The latest census shows that there are nearly half a million (497,111) rental units in the wider rental sector in Ireland. In Dublin, there are currently about 600 entire homes available to be rented out full-time on Airbnb, most in prime city centre locations. Hardly the solution to the housing shortage, should they all be given back into the long-term rental market. An Airbnb spokesperson told the Irish Times that the vast majority of hosts (88%) share the homes in which they live. “Entire home listings on Airbnb in Dublin last year represented just 1.1% of the available housing stock in the city. The Airbnb model is unique and empowers regular people and boosts local communities, generating over €506m in economic activity in Ireland last year.”
Chris Lehane, Airbnb’s head of policy, says they’ve put forward suggestions for clear and fair home sharing rules. “We want home sharing to continue to grow in Ireland responsibly and sustainably. Typical hosts in Ireland make about €3,500 per year, with 22,000 properties signed up for part or full rental. The majority – around 70 per cent – are properties that would otherwise not be available for long-term rental”
But painting all landlords as ‘rouge’ in this discussion is unhelpful at best and ignorant at worst. It is not a crime to rent out an investment property short-term, rather than renting it to a private tenant.
The latest construction figures show that, up until the end of 2017, 2,512 homes were completed; 3,650 were under construction and 1,912 further homes were about to go on-site, with the remainder progressing through the various stages of planning, design and procurement.
According to the government’s draft National Planning Framework, Ireland will need an additional 550,000 homes to accommodate an estimated population increase of one million people by 2040.
We spoke to another landlord who rents her property out short-term. Martha asks why landlords seem to have to bear responsibility for the government’s “self-inflicted” housing problem. “The issue here isn’t the existing housing stock – we are having acute housing shortages because the government didn’t build enough houses. I feel like the government is using us [landlords] as scapegoats for their own mistakes.”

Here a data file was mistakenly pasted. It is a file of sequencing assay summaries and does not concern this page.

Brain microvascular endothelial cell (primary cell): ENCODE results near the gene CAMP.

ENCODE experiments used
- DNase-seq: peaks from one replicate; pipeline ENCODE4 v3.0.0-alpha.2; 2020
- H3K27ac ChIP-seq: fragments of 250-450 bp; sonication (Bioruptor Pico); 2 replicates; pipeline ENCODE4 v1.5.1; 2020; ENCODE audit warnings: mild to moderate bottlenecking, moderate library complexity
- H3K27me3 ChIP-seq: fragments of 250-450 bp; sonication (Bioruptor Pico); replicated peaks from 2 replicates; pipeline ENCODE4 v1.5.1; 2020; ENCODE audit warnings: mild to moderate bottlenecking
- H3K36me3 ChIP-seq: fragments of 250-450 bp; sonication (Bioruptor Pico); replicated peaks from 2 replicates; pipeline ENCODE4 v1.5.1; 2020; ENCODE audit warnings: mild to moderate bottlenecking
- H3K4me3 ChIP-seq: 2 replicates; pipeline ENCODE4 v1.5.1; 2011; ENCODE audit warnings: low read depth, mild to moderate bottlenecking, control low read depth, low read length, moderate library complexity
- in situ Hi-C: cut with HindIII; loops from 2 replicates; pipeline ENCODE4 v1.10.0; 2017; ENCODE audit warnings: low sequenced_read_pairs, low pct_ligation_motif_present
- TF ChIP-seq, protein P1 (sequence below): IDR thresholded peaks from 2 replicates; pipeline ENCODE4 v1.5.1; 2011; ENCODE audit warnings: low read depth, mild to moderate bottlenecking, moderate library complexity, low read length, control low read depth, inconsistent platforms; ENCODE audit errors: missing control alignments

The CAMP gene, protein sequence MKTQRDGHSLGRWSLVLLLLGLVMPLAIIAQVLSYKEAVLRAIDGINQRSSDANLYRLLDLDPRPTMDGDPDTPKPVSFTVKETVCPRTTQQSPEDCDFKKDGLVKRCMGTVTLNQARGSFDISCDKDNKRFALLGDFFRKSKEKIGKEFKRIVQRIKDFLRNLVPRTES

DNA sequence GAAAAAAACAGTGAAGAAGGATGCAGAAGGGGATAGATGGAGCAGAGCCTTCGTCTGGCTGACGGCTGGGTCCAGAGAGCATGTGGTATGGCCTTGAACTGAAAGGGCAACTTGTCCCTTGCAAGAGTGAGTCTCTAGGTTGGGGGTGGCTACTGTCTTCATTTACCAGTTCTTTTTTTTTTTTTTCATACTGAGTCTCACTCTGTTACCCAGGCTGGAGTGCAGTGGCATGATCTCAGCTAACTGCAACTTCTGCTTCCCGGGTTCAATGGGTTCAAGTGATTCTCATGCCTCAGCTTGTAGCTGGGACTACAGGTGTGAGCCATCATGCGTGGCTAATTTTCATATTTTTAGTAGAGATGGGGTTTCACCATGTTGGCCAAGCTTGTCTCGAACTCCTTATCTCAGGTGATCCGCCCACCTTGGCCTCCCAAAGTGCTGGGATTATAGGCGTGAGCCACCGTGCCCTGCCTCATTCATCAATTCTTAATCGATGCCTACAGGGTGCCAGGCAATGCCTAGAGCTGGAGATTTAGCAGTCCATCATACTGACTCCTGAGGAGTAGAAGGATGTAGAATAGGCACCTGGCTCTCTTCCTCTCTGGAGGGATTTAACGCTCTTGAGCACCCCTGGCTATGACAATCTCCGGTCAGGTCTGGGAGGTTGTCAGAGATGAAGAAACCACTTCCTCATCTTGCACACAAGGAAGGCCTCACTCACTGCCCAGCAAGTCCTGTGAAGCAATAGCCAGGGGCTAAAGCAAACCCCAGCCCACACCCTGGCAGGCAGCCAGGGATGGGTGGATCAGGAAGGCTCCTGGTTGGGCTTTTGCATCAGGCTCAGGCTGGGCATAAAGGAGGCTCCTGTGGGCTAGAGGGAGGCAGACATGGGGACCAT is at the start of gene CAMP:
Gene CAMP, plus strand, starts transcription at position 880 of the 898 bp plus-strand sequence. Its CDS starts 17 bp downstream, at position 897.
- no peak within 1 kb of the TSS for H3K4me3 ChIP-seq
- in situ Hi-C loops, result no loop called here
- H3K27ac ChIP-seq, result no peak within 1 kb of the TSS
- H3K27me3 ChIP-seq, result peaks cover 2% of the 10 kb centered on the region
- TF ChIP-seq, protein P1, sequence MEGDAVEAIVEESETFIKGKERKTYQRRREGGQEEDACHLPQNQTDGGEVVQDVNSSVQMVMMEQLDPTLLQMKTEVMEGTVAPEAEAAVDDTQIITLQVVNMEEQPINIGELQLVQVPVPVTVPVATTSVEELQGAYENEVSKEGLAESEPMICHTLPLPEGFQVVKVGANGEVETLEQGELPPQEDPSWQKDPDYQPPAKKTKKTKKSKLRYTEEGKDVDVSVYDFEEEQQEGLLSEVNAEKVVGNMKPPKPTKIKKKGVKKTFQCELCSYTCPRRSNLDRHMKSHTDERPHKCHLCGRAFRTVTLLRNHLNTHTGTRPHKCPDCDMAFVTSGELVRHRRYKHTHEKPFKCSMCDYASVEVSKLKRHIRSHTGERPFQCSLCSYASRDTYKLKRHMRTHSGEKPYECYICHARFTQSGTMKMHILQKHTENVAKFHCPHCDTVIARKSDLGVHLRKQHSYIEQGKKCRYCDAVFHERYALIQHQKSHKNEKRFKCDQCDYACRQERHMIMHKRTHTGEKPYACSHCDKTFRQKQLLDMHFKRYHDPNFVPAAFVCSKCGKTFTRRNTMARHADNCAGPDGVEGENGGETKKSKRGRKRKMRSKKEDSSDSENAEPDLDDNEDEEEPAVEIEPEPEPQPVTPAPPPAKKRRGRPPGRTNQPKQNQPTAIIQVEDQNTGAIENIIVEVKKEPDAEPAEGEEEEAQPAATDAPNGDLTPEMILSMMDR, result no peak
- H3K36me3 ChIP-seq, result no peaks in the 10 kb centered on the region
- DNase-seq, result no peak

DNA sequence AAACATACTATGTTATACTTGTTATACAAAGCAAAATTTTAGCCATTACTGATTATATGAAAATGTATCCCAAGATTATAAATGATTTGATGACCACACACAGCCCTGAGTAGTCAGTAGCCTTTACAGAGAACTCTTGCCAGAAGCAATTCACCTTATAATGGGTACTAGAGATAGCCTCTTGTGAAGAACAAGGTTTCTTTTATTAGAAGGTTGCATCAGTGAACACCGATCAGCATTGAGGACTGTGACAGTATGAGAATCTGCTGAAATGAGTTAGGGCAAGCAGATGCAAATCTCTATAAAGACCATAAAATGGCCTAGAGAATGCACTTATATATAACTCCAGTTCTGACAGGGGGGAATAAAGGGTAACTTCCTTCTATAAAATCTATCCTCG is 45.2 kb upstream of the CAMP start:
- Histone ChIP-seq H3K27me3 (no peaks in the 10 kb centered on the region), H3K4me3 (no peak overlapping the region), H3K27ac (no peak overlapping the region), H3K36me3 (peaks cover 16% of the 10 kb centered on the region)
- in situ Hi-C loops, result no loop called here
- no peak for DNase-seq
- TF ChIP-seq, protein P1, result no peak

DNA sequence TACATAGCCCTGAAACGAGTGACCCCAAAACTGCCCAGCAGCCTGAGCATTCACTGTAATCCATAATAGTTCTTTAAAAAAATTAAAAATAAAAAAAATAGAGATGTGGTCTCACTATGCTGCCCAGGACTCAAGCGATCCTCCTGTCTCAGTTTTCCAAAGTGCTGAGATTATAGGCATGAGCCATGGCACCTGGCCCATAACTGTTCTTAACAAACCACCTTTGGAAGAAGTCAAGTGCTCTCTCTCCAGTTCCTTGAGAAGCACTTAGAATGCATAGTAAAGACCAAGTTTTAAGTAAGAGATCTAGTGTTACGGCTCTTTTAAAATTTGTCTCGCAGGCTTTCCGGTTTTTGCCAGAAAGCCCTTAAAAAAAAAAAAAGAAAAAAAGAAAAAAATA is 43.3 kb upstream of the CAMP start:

Peter Walker works for a guest management company which manages short-term letting for homeowners. He welcomes a common-sense regulation of the area, but says Airbnb is filling a gap in services which are lacking, through no fault of its own. “Airbnb seems to be a dirty word but it is a service people want. It is also filling in for a huge shortage of hotel rooms in Dublin. There are many reasons why people want temporary short lets here and there – some use Airbnb because they don’t want the commitment of long-term letting, they only need it while they are renovating, or temporarily. We’ve even heard of government agencies contacting the sites to solve its own overflow accommodation problems for those under its care.”
Common sense approach
Currently, an expert group is due to report back to the Housing Minister recommending a form of regulation for short-term accommodation rentals, with the aim of restricting them in busy cities such as Dublin, Cork and Galway. The aim is to coerce landlords into returning their properties to the long-term rental market. Clearly, this is an industry with a certain double edge that merits boundaries, but to view the facilitators of short-term rentals as the boogie men responsible for the entire Irish housing crisis is misleading, short-sighted and allows those who have failed to build houses for those who need them most, to shirk their responsibility.